When you choose a worktop, always look for these three elements: durability, longevity and beauty.
Ensure the material you specify will stand the test of time. No one wants to have to replace a surface after only a couple of years. As such, delicately balancing aesthetics with functionality is crucial. Worktops should simultaneously achieve beauty of form while being able to handle the culinary tasks of everyday life, from breakfast through to dinner; each spill, splash and smudge, every chop, whack and roll.
When it comes to surfacing materials, homeowners and interior designers have never been so spoilt for choice. The industry is continually improving processes, developing new colours and finishes while refining existing ones. In conjunction with ambitious and other-worldly patterns, there is also an increasing number of enhanced finishes available, building on the impressive array of natural stone-inspired surfaces currently on the market.
Hyper-realism is a feature which is becoming increasingly sought after by designers, especially the ability to capture the authenticity of natural stone. They want something realistic, which quite literally tricks the eye. From the natural beauty of exotic granite and the quiet elegance of white quartzite to engineered metals and urban-inspired concrete, the development of true-to-life patterns and colours gives homeowners more design possibilities than ever before.
Any pattern you choose should match the overall theme of a kitchen. This could either be a colour or pattern which seamlessly complements the decor or offers a point of contrast, creating a visual statement within the space. If you’re looking for inspiration, here are some trends we’ve enjoyed recently:
It’s only natural
A greater appetite for natural-looking stone and a wider variety available than ever before has encouraged residential designers to be much more adventurous with their use of colour.
In particular, we have seen contrasts of lighter and darker stone, used judiciously in the kitchen to create a stylish design statement. Opposing textures can be used in conjunction with each other; for example, rough sandstone and wood-effect surfaces off-setting polished marbles or smooth cement.
Back in black
Many homeowners are looking to darker, inkier tones found in igneous rock. We’ve already seen plenty of surfaces which encapsulate beautiful detailing of these ancient stones including basalt and soapstone styles. Their eye-catching, complex swirling deep grains and organic continuous patterns are true to the look and feel of the real thing.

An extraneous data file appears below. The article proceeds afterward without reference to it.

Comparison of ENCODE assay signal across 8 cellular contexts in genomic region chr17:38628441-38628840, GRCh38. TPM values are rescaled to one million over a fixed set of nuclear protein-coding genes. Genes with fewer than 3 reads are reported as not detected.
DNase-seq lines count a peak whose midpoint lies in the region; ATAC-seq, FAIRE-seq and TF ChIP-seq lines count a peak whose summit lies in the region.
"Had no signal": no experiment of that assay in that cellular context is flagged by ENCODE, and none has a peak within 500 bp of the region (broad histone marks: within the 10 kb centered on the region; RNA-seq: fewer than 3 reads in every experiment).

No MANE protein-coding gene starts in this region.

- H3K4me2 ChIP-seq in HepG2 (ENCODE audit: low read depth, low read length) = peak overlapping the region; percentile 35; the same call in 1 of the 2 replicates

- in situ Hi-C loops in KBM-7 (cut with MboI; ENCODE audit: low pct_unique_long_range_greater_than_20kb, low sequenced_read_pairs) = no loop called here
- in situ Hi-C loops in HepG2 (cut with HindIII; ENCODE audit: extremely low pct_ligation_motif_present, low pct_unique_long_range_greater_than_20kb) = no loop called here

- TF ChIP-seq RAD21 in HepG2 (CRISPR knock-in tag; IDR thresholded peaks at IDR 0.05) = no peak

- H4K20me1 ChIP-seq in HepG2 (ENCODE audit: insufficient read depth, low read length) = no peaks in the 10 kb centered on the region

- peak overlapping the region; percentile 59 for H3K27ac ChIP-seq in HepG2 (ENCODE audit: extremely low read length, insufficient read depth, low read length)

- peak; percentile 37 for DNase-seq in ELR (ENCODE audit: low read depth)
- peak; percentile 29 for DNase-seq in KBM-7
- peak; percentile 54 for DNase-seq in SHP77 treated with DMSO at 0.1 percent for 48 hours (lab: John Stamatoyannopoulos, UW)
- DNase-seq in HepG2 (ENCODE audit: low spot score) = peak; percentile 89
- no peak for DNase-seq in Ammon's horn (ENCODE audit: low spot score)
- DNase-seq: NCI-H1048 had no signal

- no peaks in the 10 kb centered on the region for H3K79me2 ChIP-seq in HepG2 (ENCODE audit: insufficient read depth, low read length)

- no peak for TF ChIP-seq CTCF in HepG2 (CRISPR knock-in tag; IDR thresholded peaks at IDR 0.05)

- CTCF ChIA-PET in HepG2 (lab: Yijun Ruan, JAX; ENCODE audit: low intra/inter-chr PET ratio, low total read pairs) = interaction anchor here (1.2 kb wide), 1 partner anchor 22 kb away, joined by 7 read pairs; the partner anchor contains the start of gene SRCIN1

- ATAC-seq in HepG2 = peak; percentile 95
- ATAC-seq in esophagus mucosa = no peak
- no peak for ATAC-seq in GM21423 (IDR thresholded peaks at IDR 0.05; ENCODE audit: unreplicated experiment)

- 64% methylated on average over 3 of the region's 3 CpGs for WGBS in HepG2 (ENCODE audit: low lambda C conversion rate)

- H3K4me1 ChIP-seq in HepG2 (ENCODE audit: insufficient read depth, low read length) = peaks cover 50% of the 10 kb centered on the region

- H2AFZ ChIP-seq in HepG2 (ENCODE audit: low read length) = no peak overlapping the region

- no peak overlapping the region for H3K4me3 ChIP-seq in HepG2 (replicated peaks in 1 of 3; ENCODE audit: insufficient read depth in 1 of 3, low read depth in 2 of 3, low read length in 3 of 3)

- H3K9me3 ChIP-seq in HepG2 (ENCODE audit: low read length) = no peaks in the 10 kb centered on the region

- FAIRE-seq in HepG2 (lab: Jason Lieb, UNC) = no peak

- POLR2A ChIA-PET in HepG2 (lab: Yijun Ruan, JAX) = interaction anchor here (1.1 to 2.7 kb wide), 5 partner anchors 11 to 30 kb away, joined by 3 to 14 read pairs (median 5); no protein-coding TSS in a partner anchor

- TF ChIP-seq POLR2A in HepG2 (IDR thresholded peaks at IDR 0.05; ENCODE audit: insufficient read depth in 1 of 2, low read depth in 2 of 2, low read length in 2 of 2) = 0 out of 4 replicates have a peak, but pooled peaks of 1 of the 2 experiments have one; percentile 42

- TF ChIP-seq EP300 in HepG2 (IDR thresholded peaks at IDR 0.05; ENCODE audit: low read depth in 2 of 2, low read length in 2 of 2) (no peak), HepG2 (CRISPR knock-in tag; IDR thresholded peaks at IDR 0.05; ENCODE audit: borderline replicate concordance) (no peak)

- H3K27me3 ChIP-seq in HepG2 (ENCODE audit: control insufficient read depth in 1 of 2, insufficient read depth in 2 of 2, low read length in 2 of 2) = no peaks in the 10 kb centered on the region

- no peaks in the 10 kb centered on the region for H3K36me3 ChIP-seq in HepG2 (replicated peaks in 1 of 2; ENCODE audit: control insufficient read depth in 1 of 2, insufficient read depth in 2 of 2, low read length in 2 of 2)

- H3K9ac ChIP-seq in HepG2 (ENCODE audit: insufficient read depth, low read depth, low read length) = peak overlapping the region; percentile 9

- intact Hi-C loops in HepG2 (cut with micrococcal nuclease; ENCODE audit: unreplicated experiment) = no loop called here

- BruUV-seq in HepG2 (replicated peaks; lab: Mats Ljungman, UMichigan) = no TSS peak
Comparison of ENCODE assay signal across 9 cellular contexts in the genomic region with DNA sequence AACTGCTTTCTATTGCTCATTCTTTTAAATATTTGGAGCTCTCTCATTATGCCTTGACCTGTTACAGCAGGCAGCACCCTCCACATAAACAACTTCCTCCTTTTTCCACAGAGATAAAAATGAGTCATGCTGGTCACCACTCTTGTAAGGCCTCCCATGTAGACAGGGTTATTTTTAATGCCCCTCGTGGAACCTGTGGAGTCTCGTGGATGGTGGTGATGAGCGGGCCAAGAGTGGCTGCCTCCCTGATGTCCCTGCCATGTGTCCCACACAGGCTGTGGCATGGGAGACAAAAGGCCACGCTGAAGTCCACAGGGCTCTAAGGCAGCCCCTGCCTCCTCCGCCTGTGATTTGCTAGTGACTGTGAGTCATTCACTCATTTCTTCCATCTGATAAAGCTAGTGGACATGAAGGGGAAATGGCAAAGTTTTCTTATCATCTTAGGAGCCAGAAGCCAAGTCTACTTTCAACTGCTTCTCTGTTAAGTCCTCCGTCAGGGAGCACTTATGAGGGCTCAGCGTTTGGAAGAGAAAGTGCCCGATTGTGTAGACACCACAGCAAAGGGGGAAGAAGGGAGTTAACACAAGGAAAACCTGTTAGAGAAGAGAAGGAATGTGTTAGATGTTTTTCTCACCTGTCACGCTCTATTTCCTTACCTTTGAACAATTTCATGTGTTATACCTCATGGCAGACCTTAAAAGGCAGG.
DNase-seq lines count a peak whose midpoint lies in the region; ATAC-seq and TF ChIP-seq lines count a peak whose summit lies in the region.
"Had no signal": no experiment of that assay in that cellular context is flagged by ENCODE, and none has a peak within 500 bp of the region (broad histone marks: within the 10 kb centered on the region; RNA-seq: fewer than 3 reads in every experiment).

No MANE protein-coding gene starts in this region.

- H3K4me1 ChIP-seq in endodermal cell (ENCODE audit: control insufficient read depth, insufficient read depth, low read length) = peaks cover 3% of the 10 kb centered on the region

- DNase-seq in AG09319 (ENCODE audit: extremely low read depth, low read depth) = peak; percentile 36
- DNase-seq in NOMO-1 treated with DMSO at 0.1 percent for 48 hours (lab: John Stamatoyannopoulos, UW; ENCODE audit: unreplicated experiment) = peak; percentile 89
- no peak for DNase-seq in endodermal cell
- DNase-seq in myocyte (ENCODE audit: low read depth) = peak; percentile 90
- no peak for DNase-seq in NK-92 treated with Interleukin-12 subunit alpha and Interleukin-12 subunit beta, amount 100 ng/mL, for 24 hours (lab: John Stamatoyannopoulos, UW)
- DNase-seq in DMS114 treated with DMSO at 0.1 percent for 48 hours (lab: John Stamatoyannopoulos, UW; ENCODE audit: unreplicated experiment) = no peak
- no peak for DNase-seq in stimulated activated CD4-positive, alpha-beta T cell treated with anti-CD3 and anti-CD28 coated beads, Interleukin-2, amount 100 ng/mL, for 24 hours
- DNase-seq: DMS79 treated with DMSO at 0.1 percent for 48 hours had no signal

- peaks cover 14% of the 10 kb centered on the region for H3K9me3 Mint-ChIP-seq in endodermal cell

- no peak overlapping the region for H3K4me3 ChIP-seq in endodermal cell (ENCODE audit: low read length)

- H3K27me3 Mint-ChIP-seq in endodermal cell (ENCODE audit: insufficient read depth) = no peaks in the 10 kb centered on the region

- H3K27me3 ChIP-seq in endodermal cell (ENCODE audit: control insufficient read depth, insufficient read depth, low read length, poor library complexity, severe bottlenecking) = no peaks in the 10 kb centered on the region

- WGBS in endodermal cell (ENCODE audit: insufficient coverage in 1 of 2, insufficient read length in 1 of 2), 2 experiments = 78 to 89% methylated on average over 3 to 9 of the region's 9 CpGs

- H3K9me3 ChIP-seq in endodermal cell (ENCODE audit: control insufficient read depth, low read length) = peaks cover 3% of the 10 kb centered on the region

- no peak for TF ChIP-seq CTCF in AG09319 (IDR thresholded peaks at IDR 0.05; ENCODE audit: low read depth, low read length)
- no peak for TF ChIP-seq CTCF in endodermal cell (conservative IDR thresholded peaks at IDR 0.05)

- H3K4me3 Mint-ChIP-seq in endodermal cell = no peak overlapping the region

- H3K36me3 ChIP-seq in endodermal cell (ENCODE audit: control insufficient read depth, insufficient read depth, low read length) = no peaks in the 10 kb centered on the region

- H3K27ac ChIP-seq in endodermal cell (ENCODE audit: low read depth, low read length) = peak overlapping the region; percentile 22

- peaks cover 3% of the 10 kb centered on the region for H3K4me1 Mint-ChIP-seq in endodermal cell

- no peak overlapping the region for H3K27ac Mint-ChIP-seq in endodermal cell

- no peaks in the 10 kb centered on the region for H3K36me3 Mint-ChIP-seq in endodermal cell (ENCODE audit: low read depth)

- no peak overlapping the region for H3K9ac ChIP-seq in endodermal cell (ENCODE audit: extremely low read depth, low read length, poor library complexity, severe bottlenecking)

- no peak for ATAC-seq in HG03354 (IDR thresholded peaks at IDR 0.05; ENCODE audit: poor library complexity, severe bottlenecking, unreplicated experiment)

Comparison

The depth and contrast offered by igneous rocks creates a visually striking statement. This is further emphasised when combined with a contrasting, lighter-coloured splashback and flooring.
One trend that never seems to fade is a desire for traditional kitchens. Nostalgia is nothing new, but across the industry, we’re noticing a revival in design classics. Terrazzo immediately springs to mind. This playful and colourful stone, once so popular as a flooring material, is finding a new lease of life as designers rediscover this style icon.
It’s not the only traditional material that will make a comeback in the near future. The organic look and feel of unpolished wood has timeless appeal and, with the steadily increasing desire for Scandinavian chic, has become highly sought after. In contemporary kitchens, it can be combined with contrasting materials, concrete or metal effects, offering a captivating juxtaposition of the natural and industrial.
Patterns and colour aren’t the only elements to consider; texture is just as important. For example, if you use your kitchen to bake, a polished finish will improve the consistency and texture of pastries, providing a perfectly smooth surface with incredibly low porosity, ensuring an unblemished dough. Also, consider a white Italian marble effect, which will create a pristine blank canvas on which your culinary masterpieces can stand out. As baking becomes more popular in the domestic kitchen, we’ve seen more and more requests being registered for this type of finish.
Finally, a kitchen’s layout has a meaningful impact on its overall aesthetic, so it’s worth experimenting with. Why not consider using a waterfall kitchen island as a focal point? Combine it with a matching worktop and splashback, and make sure you book-match the island’s slabs to ensure a seamless design spill-over across the space. This will establish it as a core feature in the room, without dominating it.
This integrated design is on the rise as homeowners seek simplicity and elegance in the cooking space. Monolithic kitchen islands play a significant role in achieving this, but other features should not be forgotten. Cabinetry veneered to match the worktop creates an eye-catching statement piece. A fully unified effect is more wholly realised through incorporating an integrated sink. Functionality can be subtly incorporated, concealed by continuous colours and patterns.